The other thing I did not mention is I let the samples sit in 20ml graduated cylinders until I am on to the boil and then test things. Not sure if this resting period could cause issues as well as for the first 2 brews I took a reading as soon as it was the correct temperature.

What maltster and malt type was it?
Briess Brewers Malt 2-Row

Is this cold water? The colder it is the more readily it is going to absorb CO2 during this "splashing" recirc (and sitting overnight).
It is a private well so about 50-55 degrees in the summer where I am at.

Also what is your brewing area like? Enclosed area with maybe some CO2 bottles/kegs carbonating, etc.
It does have CO2 bottles in the area but all in the keezer. Do not suspect I have a leak as I am surprised the tank has lasted this long on the amount of kegs it has carbonated.
 
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When is the best time to check the pH?

What if you do a multi step mash? Last time I brewed I got a screwy pH but just realized a change in protocol... A multi step mash... Acid rest, protein rest, hockkurz mash. By the time I took a pH sample, the grain had been wet for about an hour.
 

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I wonder if the DI pH of the briess malt was lower than the 5.75 that BW assumes. That would explain discrepancies in estimated versus measured if other variables are accounted for (calibration, temp, etc.)
 

ajdelange

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I wonder if the DI pH of the briess malt was lower than the 5.75 that BW assumes. That would explain discrepancies in estimated versus measured if other variables are accounted for (calibration, temp, etc.)
Yes, the DI pH of the base malt will have definite effect on the mash pH but a mash pH of 5.01 can't be explained by that. For example, Rahr pale ale malt has a DI mash pH of about 5.67 and buffering of about -53.6 mEq/ph·kg. This would produce a mash pH, with the specified amounts of lactic acid and 60L crystal, of about 5.52 with the base malt having a deficit of 52 mEq balanced by -18.9 mEq from the crystal malt, -25.4 from the lactic acid and about -8 from the calcium.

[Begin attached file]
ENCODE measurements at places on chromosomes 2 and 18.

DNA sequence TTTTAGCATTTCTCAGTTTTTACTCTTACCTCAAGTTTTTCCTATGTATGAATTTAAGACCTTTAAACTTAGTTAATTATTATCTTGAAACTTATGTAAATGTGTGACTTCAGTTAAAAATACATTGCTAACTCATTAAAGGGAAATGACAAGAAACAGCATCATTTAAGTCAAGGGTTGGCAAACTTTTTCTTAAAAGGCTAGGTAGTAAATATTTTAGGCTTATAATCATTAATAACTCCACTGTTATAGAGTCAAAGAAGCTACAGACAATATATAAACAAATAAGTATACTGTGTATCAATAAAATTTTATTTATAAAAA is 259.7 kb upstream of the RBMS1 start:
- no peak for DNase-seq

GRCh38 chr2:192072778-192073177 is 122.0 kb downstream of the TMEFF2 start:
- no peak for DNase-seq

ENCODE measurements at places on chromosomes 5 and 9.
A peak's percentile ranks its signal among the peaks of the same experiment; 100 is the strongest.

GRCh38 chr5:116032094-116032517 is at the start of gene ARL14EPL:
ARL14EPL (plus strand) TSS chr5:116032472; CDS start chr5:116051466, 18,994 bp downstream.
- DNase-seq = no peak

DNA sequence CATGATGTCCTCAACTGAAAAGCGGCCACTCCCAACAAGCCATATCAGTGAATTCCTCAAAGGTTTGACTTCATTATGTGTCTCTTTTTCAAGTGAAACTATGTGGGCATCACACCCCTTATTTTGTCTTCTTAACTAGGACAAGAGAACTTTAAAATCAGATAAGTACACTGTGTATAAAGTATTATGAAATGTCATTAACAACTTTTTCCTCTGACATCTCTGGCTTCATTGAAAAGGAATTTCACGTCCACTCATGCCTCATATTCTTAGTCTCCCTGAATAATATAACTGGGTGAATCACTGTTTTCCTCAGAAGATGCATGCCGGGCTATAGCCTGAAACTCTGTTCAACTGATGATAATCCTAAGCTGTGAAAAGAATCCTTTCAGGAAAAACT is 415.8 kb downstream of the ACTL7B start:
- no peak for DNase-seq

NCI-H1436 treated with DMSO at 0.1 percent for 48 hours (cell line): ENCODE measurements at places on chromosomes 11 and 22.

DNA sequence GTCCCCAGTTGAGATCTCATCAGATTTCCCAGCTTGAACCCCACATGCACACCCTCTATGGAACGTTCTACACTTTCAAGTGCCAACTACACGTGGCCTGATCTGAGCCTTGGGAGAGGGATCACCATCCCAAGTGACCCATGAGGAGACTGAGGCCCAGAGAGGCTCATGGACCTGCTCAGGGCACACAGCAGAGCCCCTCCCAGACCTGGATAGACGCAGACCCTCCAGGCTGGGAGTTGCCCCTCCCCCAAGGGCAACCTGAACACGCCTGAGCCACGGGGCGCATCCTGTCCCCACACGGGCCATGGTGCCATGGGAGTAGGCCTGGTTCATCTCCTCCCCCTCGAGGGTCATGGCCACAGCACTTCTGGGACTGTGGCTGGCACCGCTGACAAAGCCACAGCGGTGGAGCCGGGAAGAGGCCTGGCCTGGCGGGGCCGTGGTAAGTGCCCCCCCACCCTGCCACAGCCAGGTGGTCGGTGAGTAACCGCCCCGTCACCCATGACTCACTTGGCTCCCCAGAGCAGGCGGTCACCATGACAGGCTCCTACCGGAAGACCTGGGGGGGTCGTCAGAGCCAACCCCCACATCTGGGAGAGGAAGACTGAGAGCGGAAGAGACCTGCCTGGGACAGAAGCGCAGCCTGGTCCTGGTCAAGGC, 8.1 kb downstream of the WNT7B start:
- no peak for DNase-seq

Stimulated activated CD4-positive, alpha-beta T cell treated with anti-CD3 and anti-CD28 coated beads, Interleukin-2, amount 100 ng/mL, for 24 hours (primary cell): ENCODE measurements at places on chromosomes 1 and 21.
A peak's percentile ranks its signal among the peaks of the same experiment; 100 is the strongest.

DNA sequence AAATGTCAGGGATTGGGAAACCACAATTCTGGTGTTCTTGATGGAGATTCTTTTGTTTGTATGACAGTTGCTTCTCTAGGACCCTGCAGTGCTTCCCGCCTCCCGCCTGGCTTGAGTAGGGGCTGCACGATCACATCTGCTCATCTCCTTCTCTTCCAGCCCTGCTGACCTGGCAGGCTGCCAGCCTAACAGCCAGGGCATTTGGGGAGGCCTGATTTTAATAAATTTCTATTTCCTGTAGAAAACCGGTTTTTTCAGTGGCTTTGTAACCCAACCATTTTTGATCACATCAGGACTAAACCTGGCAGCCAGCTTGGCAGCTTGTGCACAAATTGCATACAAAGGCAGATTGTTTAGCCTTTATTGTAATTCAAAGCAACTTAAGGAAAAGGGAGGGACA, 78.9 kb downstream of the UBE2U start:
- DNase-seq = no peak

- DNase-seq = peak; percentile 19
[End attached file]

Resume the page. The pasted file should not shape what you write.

Crisp Maris Otter has DI pH of 5.69 but its buffering is -46.6 and thus it produces the same predicted mash pH.

On the other hand, Muntons Maris Otter has a DI mash pH of 5.84 with buffering of - 46.1 leading to a predicted mash pH of 5.66.

We can easily ask what DI mash pH would be required of the base malt for a mash pH of 5.01 and the answer is 5.13. This is, of course, a ridiculously low DI pH for a base malt being associated with a caramel or crystal malt of 10 - 15 L.

When lactic acid is used it is not uncommon to see pH as low as 5 or even below that immediately after strike as what one is measuring is the pH of the water which has not had time to penetrate the grains and react with the bases therein. pH should rise fairly rapidly and be well above 5 after 10 minutes or so and then continue to rise more slowly over the next 10 minutes becoming fairly stable after about half an hour.

If one obtains a reading as low as 5 in a grist like the one described after 10 minutes he should definitely suspect the pH meter, rinse the electrode, blot or shake it dry and return it to the 4 buffer in which it should, of course, read 4 with error less than 0.05 pH. If it does not, recalibrate and check the mash again.

1) Only pulled one sample at 15 minutes into a recirculating RIMS system and maybe I should have pulled another at 30 to tell a difference?
You waited long enough that the low pH reading cannot be attributed to unreacted lactic acid.


2) I checked the pH of my RO water that I had left over that was not treated after it came in so low 3nd that pH is sitting at 5.14.
This suggest that the problem was with the calibration or the electrode itself. As noted in my earlier post the pH of DI water exposed to the air should be about 5.65 but we need to note that DI water pH is very hard to measure. If your reading of 5.14 was relatively stable then we can conclude that the un-rejected ions in the RO water were in sufficient concentration to allow a good reading but that your meter's cal was off quite a bit. I would run the stability test from the Sticky on this meter before using it in brewing again. In doing this, of course, you will want to use fresh buffers.
 

ajdelange

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Doesn't matter as there is so little. Were it sauermalz it would only produce about 0.5 mEq acid as compared to 26 mEq from the lactic. The pH shift would shift less than 0.01 pH if this malt were left out.
 
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JDL

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ajdelange,

Thanks for the input. Will try your suggestions and plan on brewing a porter in about a week and will see how it goes.